From a libertarian standpoint, the main argument is of course that it is none of the State's business what people choose to ingest. However, those pushing for legalization have also forwarded a number of utilitarian arguments that cannot be refuted. One is that the so-called 'war on drugs' is a huge waste of effort and resources, due to the fact that it cannot be 'won'. Those pursuing it of course don't even want to 'win' it, as that would cost them their job. They can obviously not admit that they are not even interested in 'winning the war', so they continue to insist on the fiction that it somehow all makes sense, in spite of the mountains of evidence proving otherwise.
One of the utilitarian arguments concerns the drug cartels: take the source of their income away, and they will falter. After all, prohibition is precisely what creates their income, as it keeps prices artificially high. At the same time, prohibition has obviously completely failed to destroy the market for illegal drugs as such. Given that the percentage of marijuana users has risen about ten-fold (if not more) since the drug was originally made illegal, it seems likely that it has actually increased the weed's popularity.
To no-one's surprise, the argument regarding the drug cartels is already proven by evidence that has recently emerged. The East Bay Express reports:
“For the first time in generations, farmers in central Mexico have stopped planting marijuana.
Due to ample supplies up north, courtesy of medical and recreational cannabis legalization, cartel farmers can’t make any money off pot anymore, they told the Washington Post this week. The price for a pound of Mexican marijuana has plummeted 75 percent from $100 per kilogram to less than $25.
"'It’s not worth it anymore,'" said 50 year-old Rodrigo Silla, a lifelong cannabis farmer. He also told the Post he couldn’t remember the last time his family and others stopped growing mota. “'I wish the Americans would stop with this legalization.'”
For several years we have been writing about how researchers think that domestic cannabis legalization will seriously hurt Mexican drug cartels — who have murdered something like 60,000 people in the last decade.
We've reported on how California cannabis has cut Mexican cartels out of the Golden State. That garbage goes east now. Researchers estimate legalization would cost the cartels billions, and a think tank in Mexico said that legalization in just one US state would cut cartels out of the US pot industry. Those days appears to have arrived.
“Farmers in the storied “Golden Triangle” region of Mexico’s Sinaloa state, which has produced the country’s most notorious gangsters and biggest marijuana harvests, say they are no longer planting the crop. … increasingly, they’re unable to compete with U.S. marijuana growers. With cannabis legalized or allowed for medical use in 20 U.S. states and the District of Columbia, more and more of the American market is supplied with highly potent marijuana grown in American garages and converted warehouses — some licensed, others not. Mexican trafficking groups have also set up vast outdoor plantations on public land, especially in California, contributing to the fall in marijuana prices.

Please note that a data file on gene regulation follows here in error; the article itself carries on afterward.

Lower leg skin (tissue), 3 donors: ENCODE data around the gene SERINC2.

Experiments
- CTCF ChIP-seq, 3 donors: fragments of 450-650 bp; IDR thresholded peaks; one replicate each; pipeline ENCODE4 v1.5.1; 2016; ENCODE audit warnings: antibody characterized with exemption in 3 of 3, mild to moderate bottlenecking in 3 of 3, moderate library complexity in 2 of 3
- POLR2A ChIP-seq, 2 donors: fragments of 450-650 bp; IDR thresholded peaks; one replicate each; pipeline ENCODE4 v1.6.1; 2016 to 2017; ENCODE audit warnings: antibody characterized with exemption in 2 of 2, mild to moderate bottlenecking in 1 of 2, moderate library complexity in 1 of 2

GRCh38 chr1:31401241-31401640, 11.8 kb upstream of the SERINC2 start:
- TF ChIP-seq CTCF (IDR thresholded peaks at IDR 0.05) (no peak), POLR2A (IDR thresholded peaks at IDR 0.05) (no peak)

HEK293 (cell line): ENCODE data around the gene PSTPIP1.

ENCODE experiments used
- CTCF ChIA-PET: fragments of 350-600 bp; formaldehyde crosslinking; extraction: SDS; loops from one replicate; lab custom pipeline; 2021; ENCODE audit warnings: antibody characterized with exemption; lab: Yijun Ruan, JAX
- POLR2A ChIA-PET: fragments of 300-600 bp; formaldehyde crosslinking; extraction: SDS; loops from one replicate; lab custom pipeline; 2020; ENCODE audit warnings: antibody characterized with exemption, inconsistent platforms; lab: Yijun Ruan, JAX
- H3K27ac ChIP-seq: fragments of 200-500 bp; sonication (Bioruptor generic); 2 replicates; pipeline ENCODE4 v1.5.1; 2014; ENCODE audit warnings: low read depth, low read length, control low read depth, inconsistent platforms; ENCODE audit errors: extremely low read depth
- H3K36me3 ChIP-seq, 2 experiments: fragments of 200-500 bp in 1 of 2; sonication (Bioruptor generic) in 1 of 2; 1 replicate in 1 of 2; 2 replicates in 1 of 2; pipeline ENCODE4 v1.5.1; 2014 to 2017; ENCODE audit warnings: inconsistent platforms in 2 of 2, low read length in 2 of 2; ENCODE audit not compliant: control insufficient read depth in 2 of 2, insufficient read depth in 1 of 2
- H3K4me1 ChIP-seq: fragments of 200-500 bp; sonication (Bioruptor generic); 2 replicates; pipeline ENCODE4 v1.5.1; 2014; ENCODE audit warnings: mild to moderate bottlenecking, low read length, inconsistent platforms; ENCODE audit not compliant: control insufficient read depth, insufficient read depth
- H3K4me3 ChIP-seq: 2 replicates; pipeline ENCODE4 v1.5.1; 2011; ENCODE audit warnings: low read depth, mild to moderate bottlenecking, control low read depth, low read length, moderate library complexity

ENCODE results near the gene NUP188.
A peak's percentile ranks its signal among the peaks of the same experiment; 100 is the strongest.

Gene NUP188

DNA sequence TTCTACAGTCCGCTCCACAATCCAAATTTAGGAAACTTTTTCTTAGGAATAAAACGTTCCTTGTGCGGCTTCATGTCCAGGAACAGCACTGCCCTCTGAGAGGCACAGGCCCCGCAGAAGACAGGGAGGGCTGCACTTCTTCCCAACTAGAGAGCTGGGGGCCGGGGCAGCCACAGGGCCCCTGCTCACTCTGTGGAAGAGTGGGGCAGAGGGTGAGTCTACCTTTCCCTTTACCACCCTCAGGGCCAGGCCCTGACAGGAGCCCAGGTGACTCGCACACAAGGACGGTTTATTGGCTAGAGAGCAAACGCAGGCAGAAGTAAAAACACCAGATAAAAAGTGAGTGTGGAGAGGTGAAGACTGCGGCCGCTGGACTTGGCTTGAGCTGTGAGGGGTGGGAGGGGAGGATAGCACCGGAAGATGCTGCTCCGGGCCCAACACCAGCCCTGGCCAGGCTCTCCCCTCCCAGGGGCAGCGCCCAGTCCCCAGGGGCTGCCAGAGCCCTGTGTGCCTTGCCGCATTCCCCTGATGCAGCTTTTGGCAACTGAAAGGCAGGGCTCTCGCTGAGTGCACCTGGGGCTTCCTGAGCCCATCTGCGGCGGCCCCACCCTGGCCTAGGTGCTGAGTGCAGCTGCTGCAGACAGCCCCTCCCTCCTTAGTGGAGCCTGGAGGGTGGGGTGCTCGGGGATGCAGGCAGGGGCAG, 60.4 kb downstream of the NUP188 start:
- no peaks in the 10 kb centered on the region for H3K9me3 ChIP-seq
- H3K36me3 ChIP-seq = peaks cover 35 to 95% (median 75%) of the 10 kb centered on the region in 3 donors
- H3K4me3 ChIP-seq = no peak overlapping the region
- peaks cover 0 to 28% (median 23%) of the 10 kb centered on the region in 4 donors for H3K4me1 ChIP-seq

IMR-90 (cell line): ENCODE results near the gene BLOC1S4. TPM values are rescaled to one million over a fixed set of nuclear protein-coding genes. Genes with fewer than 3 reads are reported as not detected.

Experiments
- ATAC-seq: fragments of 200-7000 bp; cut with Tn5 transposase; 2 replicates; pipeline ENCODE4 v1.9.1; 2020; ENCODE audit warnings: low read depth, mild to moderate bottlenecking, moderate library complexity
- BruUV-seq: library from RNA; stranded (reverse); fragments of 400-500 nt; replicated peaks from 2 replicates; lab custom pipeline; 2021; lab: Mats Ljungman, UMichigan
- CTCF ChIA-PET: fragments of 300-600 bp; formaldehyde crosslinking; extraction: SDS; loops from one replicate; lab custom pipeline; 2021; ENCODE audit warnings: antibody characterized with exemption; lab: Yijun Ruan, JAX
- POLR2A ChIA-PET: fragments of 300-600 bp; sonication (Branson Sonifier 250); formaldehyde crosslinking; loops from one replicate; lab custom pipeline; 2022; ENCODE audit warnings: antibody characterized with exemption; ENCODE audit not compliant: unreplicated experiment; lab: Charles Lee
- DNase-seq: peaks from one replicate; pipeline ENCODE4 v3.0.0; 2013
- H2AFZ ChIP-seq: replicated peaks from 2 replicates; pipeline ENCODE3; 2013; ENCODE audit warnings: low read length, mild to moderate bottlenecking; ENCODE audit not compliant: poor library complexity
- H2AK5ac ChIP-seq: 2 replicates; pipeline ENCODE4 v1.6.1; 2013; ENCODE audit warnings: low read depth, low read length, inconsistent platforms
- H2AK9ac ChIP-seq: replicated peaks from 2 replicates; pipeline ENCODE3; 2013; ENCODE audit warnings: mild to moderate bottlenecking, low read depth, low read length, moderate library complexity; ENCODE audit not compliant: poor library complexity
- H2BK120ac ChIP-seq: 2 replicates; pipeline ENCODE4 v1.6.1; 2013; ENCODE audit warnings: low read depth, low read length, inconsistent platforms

So now we have both the DEA and cartel farmers both screaming bloody murder about legalization — sounds like we're on the right track.”
The next logical step will be to decriminalize illegal drug use altogether. While it is undoubtedly true that a number of illegal drugs (especially opiates) are contrary to cannabis actually dangerous, it should still be none of the State's business what people want to ingest.
Besides, without going into too many details here, there are also utilitarian arguments supporting a decriminalization of so-called 'hard' drugs. Just a few brief remarks in this context: after Germany's reunification, medical statistics that were thought to be long lost were rediscovered in Leipzig. Upon studying them, researchers found out that the percentage of opiate addicts in the population had remained roughly the same throughout the period of time covered by the country's statistics (beginning in the 1870s), regardless of whether the drugs could be obtained legally or not. Criminalization of drug use had not altered drug use one whit – it had only created a lot of crime (in the case of addictive opiates, not only crimes perpetrated by drug cartels, but also drug-related crime by users desperate to finance their habits).
Incidentally, wherever decriminalization has been tried (several European nations such as Switzerland, the Netherlands and Portugal have been trailblazers), it has proved a smashing success. A great many people who once were living in squalor in the streets, panhandling and prostituting themselves and in constant danger of dying of an overdose or catching illnesses associated with illegal drug use, have been fully reintegrated into society (see this report on Portugal for instance, or this one on the Swiss experience).
Drug prohibition never made any sense, and still doesn't. The system has become self-perpetuating and only serves the interests of bureaucrats and criminals to the detriment of society at large. Wherever prohibition has been repealed, overwhelmingly positive effects did not take long to become manifest.
Res ipsa loquitur.
A propaganda flyer produced by Anslinger's Narcotics Bureau.
Deadly harvest: in Mexico the drug cartels fight each other, killing members and innocent bystanders alike by the dozen. Lately they are doing so with weapons provided by the US government via operation 'Fast and Spurious'.